Towards the end of my stay at the game park, the South African Parks Board (being the worldwide authority on animal capture and transport) was doing a huge capture and release program involving our anti-poaching unit. Animals were being shot with tranquillizer darts in other Malawian Parks with less anti-poaching protection. They were then transported by trucks to our park in which the authorities could protect them in much better ways. Assisting with this project was an incredible opportunity for me to be up close to the animals. I saw and helped release zebras, buffaloes and all different kinds of bucks. One advantage of being on the staff was that I wasn't restricted to a car. I was free to walk around on foot and witness hippos, elephants and baboons (which used to frolic in front of our house at sunset). The sunsets were also amazing in their own right. There are no words I can use to describe the feeling of watching the sunset over a backdrop of African grassland where hippos and bucks are grazing.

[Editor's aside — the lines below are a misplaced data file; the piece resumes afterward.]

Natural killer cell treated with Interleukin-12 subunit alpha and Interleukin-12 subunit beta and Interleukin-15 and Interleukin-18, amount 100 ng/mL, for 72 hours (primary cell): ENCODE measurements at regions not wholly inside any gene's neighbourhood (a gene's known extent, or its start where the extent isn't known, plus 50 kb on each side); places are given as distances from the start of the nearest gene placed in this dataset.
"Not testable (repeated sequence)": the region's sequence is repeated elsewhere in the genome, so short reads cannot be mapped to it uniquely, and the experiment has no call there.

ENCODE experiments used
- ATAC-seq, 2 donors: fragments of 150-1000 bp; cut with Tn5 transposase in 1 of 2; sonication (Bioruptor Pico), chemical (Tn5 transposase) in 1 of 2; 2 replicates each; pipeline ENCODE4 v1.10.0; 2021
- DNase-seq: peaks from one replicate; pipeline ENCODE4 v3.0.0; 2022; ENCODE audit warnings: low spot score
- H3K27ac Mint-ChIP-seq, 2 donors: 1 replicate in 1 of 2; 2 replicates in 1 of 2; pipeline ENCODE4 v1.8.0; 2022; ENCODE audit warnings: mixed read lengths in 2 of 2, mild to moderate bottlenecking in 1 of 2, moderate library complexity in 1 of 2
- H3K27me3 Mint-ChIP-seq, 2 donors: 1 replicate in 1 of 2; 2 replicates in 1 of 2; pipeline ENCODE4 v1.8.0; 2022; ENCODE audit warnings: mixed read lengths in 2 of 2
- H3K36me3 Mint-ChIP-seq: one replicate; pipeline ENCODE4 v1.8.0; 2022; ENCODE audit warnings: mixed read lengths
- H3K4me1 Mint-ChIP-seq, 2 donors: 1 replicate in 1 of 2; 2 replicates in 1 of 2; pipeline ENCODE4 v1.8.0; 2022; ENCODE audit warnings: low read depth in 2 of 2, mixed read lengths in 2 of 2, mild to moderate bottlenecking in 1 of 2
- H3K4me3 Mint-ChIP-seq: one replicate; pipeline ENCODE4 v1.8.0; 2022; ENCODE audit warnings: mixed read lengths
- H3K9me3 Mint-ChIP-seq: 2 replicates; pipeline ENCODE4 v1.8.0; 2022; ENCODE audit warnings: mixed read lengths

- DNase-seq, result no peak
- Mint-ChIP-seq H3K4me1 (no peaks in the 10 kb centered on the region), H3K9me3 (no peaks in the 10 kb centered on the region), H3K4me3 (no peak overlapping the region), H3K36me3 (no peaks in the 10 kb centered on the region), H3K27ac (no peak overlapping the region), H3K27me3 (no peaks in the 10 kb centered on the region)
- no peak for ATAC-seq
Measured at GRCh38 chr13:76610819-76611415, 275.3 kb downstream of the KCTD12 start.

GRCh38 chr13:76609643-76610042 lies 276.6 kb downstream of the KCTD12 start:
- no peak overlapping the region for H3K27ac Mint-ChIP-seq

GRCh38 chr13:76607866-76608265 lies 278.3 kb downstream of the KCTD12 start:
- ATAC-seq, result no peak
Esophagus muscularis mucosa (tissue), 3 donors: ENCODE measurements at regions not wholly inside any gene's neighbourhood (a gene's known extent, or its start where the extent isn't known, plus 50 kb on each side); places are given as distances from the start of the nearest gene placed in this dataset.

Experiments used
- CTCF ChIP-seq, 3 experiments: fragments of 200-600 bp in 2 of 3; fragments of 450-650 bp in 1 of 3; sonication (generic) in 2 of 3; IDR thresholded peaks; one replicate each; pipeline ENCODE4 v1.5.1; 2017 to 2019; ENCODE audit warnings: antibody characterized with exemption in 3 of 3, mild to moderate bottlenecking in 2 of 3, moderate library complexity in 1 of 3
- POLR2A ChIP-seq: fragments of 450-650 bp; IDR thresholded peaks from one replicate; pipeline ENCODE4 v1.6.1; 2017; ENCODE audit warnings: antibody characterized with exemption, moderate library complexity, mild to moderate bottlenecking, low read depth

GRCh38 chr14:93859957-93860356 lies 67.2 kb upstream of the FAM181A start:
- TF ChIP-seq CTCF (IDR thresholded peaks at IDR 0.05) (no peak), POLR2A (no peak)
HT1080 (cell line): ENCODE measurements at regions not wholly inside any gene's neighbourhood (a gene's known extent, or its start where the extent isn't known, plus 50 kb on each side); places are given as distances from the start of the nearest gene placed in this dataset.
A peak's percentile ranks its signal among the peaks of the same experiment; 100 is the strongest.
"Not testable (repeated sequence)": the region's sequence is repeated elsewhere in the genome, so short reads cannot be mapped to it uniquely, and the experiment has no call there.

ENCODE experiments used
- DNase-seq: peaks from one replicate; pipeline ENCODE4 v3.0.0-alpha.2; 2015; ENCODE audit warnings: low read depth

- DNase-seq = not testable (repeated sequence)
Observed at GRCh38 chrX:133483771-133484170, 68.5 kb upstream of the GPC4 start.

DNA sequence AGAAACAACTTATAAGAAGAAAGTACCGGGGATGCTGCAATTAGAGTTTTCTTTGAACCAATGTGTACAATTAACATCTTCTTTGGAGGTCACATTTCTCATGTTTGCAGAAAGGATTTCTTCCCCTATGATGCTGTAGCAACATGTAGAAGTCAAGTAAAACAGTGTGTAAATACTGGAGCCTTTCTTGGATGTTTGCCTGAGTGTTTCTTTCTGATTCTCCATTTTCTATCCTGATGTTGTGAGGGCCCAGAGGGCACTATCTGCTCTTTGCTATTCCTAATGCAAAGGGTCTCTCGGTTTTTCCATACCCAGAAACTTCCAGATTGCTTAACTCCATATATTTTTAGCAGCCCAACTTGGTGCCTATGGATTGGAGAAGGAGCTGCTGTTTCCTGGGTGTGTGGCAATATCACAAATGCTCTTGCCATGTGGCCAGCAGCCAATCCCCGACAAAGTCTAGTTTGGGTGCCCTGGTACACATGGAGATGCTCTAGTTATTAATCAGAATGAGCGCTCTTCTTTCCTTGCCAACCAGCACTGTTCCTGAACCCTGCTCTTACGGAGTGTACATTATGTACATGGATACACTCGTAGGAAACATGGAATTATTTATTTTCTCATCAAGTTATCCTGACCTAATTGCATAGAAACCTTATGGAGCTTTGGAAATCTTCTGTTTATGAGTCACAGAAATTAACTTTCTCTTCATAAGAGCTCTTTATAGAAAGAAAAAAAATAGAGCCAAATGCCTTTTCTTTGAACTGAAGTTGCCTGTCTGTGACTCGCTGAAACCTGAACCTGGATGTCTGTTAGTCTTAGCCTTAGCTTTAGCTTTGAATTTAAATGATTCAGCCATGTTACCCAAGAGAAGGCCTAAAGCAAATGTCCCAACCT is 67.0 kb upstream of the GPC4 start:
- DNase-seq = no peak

My time in Malawi went by so quickly, but it included so many great and sometimes quite scary experiences. I have always planned to go back one day; however, as my life goes on, it looks more and more impossible, and even if I did, it would never be the same again. I learnt a great deal about myself, other people, and the natural world from my time in Malawi.

Studying Abroad at Perth Australia

Studying Abroad at Perth Australia

by Vivian Chiang(江佳倫)